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Old 09-12-2018, 12:38 PM   #1
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Please check my numbers before I go buy a new truck.

Truck numbers:
GVWR 6900
RGAWR 3900
FGAWR 3700

Trailer:
Dry 5560
Dry hitch 560
Gross 7250

CAT Scale:
Front 3280
Rear 3640
Trailer 5620

I didn't drop the trailer to check tongue weight since I was over GVWR. In the truck was me, wife and 3 dogs. In bed was <1000 lbs dog crates, dog containment and pop up shade. Actually guess closer to 600 lbs.

I could possibly move some weight to the trailer but that would be a major hassle and of course some of that weight would be on the tongue.

Thinking I need to upgrade to a 2500.

What are your thoughts?
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Old 09-12-2018, 02:18 PM   #2
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Without that third weight we have no idea what tongue weight you have or if the hitch could move some weight back to the trailer. Since you are only over by 20 pounds and are well under the axle limits I think that is doable. Get the third weight and post all weight tickets and the picture of the loading sticker from the drivers side door jamb, (yellow sticker), and we can tell you exactly how much room you have.
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Old 09-12-2018, 02:19 PM   #3
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Are you just trying to justify a new truck? You're showing 20lbs over the truck's GVWR. Were you empty of fuel and missing a bunch of stuff you normally take? 'Cause I wouldn't worry about 20lbs because that's within the margin of error on the scale. If you are worried about 20lbs, you could probably transfer that weight off the truck and back to the trailer axle simply by adjusting the WDH (tilt the head down or add a washer...).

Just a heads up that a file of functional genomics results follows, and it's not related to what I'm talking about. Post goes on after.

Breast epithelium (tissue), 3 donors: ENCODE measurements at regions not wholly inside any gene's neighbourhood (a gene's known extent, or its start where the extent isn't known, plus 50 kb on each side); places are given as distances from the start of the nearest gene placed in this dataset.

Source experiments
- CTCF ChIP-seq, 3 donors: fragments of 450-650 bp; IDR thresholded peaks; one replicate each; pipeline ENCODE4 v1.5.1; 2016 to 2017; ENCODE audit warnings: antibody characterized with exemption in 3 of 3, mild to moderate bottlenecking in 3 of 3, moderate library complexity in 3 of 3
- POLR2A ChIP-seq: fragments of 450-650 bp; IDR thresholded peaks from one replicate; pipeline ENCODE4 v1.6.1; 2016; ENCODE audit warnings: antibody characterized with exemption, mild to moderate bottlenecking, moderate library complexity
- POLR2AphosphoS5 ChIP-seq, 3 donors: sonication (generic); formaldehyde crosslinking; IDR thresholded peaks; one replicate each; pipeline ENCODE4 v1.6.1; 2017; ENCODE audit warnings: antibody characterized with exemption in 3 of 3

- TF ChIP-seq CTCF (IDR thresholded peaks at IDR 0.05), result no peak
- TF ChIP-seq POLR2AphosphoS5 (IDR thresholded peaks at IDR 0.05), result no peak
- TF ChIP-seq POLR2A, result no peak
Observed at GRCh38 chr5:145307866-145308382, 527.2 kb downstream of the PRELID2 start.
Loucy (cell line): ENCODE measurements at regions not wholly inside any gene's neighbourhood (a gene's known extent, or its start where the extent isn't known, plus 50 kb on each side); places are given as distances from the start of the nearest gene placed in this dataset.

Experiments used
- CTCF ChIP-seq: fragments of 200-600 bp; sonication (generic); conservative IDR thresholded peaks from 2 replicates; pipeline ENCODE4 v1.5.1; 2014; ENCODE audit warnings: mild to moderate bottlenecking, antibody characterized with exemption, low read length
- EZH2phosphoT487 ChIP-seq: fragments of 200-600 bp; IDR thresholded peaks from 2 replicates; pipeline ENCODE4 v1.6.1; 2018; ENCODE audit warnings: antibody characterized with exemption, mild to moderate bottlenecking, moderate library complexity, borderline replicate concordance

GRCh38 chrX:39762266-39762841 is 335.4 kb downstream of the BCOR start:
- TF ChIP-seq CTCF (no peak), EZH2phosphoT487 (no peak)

If you are trying to justify a new truck, a properly equipped half ton would more than suffice for that trailer...
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Old 09-12-2018, 03:20 PM   #4
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The major concern really was that was coming home we had clothes and a little food in the camper and only 1/2 tank of gas, all tanks empty. I saw over GVW and thought if we were fully loaded, full gas and water, and added anything we'd be pushing safe limits. I can't see how we can have much on the tongue carrying no fresh water (front of axles) and very little gear.